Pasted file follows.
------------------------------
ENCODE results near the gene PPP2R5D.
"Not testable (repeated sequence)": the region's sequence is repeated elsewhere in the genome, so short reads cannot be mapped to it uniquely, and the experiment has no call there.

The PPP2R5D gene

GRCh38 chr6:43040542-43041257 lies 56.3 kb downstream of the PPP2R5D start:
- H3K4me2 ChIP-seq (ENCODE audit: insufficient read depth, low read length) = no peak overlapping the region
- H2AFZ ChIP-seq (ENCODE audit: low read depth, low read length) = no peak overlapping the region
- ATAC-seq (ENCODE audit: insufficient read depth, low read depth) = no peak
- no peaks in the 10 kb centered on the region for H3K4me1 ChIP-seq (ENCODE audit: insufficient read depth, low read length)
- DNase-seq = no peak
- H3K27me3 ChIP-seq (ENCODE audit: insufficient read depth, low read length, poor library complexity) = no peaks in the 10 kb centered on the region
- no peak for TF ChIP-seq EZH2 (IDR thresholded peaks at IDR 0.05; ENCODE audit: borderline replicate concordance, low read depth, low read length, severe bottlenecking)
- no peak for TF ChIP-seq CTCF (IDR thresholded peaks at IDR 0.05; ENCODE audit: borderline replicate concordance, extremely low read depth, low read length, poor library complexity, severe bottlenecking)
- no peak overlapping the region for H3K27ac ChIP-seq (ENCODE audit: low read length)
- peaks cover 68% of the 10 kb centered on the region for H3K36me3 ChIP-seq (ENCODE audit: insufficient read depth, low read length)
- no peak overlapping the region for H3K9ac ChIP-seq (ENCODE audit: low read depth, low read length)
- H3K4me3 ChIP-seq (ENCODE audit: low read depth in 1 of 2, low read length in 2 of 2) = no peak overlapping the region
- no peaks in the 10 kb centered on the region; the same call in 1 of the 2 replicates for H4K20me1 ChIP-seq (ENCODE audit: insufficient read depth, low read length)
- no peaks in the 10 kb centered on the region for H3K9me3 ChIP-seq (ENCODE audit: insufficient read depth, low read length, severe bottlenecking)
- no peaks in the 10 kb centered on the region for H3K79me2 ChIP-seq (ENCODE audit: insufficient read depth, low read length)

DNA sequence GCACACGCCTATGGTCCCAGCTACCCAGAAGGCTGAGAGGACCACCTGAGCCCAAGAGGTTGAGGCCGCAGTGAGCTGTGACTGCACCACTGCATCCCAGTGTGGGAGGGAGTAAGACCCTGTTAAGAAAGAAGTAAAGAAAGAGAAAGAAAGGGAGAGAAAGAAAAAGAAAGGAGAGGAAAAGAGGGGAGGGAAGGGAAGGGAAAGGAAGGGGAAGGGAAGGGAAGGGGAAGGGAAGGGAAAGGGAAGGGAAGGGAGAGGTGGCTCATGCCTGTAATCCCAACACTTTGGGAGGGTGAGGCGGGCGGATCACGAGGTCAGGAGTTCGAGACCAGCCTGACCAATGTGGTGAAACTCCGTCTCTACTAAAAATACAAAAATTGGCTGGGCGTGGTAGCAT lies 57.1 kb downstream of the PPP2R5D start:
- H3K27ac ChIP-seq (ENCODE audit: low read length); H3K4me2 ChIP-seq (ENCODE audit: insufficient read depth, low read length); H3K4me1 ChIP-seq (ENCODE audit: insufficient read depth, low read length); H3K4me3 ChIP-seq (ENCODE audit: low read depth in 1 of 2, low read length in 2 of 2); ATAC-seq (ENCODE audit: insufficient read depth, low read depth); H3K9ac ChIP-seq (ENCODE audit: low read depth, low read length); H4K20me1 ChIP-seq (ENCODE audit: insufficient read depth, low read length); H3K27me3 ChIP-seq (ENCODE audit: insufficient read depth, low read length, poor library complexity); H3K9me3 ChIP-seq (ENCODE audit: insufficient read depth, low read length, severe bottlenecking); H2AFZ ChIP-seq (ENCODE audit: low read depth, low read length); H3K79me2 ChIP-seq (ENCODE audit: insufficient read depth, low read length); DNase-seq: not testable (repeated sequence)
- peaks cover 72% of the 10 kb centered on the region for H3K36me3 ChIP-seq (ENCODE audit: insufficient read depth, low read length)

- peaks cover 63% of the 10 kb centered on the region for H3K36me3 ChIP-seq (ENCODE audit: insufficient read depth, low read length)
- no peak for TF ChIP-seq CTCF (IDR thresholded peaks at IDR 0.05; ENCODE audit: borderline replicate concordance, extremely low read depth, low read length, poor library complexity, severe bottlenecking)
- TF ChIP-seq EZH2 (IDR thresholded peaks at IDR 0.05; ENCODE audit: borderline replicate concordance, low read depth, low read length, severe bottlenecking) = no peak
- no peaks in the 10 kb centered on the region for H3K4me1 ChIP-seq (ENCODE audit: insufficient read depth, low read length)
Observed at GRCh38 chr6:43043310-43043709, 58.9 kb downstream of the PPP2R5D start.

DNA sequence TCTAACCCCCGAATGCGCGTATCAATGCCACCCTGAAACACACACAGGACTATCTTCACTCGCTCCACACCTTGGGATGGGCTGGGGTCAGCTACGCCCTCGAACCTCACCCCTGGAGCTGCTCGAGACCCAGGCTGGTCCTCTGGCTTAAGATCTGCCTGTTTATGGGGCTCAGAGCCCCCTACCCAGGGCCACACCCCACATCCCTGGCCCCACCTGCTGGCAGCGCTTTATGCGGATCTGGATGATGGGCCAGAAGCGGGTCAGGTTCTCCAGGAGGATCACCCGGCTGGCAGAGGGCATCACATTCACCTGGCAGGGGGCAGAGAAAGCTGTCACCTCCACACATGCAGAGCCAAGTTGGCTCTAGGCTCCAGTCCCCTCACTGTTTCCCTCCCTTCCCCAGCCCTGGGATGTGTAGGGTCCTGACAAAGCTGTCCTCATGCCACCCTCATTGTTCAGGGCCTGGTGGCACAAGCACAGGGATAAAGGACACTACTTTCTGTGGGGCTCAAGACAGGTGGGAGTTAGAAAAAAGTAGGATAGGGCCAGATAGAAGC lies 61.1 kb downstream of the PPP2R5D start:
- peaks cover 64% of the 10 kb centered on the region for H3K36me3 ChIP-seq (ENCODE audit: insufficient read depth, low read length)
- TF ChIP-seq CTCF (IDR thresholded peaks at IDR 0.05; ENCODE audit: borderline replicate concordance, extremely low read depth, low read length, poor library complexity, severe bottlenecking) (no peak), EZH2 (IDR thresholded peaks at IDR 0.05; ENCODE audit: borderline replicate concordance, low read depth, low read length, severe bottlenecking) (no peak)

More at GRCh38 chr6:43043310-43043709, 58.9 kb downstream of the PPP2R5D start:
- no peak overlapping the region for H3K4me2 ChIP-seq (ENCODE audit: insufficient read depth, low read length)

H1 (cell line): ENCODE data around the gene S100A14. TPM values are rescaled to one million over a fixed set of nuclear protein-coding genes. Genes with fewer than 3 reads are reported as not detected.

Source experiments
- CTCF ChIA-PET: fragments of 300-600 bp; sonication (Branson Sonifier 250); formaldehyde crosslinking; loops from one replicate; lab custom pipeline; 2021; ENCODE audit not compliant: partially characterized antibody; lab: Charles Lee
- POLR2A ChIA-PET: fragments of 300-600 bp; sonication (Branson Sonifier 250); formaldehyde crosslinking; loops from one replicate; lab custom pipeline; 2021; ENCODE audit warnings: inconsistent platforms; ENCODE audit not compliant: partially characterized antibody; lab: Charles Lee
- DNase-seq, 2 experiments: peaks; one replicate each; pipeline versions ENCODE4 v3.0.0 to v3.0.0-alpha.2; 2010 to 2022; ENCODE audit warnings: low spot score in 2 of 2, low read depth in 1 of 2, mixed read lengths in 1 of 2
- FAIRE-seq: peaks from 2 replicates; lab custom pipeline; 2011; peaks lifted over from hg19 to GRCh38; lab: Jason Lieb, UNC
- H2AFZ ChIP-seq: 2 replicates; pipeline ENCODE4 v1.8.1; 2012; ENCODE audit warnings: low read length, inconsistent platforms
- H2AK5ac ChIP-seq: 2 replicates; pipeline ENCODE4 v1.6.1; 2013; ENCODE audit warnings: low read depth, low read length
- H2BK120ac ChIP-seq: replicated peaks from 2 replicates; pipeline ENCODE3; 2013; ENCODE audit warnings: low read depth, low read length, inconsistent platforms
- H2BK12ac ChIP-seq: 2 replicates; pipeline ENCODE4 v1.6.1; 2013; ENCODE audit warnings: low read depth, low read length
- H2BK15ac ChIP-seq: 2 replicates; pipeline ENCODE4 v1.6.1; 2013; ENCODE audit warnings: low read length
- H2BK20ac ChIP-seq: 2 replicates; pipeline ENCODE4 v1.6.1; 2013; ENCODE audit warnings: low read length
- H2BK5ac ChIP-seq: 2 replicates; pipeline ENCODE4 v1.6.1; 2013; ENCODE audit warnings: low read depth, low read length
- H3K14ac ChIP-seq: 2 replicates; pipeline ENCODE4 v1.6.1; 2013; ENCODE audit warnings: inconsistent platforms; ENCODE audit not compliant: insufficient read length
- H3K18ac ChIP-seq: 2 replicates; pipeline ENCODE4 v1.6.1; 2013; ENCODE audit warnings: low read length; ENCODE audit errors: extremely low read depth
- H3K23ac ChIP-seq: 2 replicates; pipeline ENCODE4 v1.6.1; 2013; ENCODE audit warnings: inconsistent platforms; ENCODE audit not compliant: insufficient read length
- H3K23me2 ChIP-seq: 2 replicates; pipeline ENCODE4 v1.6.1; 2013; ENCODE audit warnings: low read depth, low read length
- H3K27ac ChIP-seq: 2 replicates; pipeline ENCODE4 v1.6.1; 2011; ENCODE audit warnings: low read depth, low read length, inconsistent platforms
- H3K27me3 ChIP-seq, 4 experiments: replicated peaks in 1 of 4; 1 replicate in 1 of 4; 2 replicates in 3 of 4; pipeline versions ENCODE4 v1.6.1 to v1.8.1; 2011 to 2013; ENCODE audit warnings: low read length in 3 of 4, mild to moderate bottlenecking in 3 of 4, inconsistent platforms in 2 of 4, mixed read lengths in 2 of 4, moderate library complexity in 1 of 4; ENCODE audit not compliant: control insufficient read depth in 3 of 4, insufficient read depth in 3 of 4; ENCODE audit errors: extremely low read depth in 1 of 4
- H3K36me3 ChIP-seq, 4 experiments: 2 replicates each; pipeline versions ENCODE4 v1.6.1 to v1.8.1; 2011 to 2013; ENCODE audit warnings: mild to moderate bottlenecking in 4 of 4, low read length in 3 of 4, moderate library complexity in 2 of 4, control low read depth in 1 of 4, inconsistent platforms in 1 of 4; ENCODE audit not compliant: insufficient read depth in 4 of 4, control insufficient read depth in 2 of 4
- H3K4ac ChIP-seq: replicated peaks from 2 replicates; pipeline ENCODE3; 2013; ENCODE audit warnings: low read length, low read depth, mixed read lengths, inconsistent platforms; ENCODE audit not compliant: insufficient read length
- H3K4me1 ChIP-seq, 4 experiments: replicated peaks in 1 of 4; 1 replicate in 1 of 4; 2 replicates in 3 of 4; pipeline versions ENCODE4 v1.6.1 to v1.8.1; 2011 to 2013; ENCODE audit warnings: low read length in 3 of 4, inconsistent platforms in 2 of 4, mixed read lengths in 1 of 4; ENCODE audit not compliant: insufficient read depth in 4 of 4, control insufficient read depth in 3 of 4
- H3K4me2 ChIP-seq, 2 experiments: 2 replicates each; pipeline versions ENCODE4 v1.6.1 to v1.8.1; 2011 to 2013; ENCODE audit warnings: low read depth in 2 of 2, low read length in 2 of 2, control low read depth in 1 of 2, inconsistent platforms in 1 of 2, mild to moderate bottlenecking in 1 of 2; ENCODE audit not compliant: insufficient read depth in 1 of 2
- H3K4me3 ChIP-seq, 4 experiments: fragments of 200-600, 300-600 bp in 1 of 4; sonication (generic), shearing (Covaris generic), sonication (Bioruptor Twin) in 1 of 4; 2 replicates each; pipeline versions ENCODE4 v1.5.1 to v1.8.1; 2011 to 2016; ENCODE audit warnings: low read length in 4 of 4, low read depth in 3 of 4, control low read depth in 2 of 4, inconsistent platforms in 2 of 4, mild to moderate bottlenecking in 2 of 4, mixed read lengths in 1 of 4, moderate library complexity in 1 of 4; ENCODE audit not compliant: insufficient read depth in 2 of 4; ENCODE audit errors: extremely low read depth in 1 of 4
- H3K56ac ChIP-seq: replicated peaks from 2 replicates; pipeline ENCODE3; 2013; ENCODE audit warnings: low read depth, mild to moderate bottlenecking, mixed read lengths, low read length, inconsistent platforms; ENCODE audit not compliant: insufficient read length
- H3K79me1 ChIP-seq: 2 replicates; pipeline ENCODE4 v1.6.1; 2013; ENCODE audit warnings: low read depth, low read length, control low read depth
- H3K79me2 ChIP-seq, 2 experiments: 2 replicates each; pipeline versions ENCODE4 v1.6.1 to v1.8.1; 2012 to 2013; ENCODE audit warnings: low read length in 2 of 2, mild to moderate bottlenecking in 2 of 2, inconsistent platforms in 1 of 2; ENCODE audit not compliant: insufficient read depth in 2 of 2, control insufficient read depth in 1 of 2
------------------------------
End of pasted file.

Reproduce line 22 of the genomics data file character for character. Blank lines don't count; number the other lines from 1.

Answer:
- peaks cover 72% of the 10 kb centered on the region for H3K36me3 ChIP-seq (ENCODE audit: insufficient read depth, low read length)